Kremlin: Any talks about Brittney Griner swap must be confidential
MOSCOW - The Kremlin on Wednesday kept the door open for talks on a possible swap involving jailed U.S. basketball star Brittney Griner but reiterated that any such discussions must be kept strictly confidential.
A Russian court on Tuesday rejected Griner’s appeal against her nine-year prison sentence for drug possession. The eight-time all-star center with the WNBA’s Phoenix Mercury and a two-time Olympic gold medalist was convicted Aug. 4 after police said they found vape canisters containing cannabis oil in her luggage at Moscow’s Sheremetyevo Airport.
Asked if Griner could be freed as part of a prisoners swap with Washington, Kremlin spokesman Dmitry Peskov said in a conference call with reporters that "we always say that any contacts about possible exchanges can only be conducted in silence under a tight lid on any information."
Griner’s arrest in February came at a time of heightened tensions between Moscow and Washington, just days before Russia sent troops into Ukraine. At the time, Griner was returning to play for a Russian team during the WNBA’s offseason.
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President Joe Biden told reporters that his administration is in "constant contact" with Russian authorities on Griner and other Americans who are detained there. While there has not been progress on bringing her back to the U.S., Biden said, "We’re not stopping."
At her trial, Griner admitted to having the canisters in her luggage but testified she packed them inadvertently in her haste to make her flight and had no criminal intent. Her defense team presented written statements saying she had been prescribed cannabis to treat chronic pain.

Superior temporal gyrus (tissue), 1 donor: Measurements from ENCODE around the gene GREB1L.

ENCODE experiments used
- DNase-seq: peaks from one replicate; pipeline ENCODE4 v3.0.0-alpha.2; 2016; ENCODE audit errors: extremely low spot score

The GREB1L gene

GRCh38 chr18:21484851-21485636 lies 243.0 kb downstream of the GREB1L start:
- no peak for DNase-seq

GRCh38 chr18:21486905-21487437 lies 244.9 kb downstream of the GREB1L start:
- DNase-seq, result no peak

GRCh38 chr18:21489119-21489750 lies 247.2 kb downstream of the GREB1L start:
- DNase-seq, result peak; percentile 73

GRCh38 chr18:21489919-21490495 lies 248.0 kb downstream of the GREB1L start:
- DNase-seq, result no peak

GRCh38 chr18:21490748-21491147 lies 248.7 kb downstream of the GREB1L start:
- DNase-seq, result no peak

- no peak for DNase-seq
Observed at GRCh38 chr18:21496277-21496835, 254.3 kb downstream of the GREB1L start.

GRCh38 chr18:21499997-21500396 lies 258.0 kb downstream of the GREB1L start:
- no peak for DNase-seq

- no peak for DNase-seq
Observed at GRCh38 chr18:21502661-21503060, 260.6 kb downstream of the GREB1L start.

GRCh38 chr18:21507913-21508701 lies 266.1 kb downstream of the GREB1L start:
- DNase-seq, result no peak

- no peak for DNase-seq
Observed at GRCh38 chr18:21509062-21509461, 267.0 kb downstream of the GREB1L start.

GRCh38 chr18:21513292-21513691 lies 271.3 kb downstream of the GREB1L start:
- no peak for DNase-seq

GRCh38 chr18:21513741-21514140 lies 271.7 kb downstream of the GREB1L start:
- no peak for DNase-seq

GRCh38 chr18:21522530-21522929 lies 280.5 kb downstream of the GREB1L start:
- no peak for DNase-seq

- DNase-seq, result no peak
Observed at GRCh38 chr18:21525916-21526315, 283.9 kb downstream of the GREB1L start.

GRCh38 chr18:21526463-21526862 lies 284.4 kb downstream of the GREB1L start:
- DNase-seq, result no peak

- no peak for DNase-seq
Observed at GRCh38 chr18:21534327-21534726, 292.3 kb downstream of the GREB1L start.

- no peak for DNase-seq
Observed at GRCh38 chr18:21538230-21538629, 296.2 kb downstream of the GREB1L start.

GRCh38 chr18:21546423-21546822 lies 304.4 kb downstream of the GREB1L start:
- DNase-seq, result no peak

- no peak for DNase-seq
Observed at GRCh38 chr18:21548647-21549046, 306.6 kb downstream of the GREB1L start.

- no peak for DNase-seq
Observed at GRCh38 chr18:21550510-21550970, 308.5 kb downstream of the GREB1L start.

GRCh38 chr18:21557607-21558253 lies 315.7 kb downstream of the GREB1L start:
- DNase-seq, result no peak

Before her conviction, the U.S. State Department declared Griner to be "wrongfully detained" — a charge that Russia has sharply rejected.
U.S. National Security Advisor Jake Sullivan said in a statement that Biden "is willing to go to extraordinary lengths and make tough decisions to bring Americans home."
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In July, U.S. Secretary of State Antony Blinken said in an unusual step that Washington had made a "substantial proposal" to Moscow get Griner home, along with Paul Whelan, an American serving a 16-year sentence in Russia for espionage.
He didn’t elaborate, but The Associated Press and other news organizations have reported that Washington has offered to exchange Griner and Whelan for Viktor Bout, a Russian arms dealer who is serving a 25-year sentence in the U.S. and once earned the nickname the "merchant of death."
Follow AP’s coverage of the Griner case: https://apnews.com/hub/brittney-griner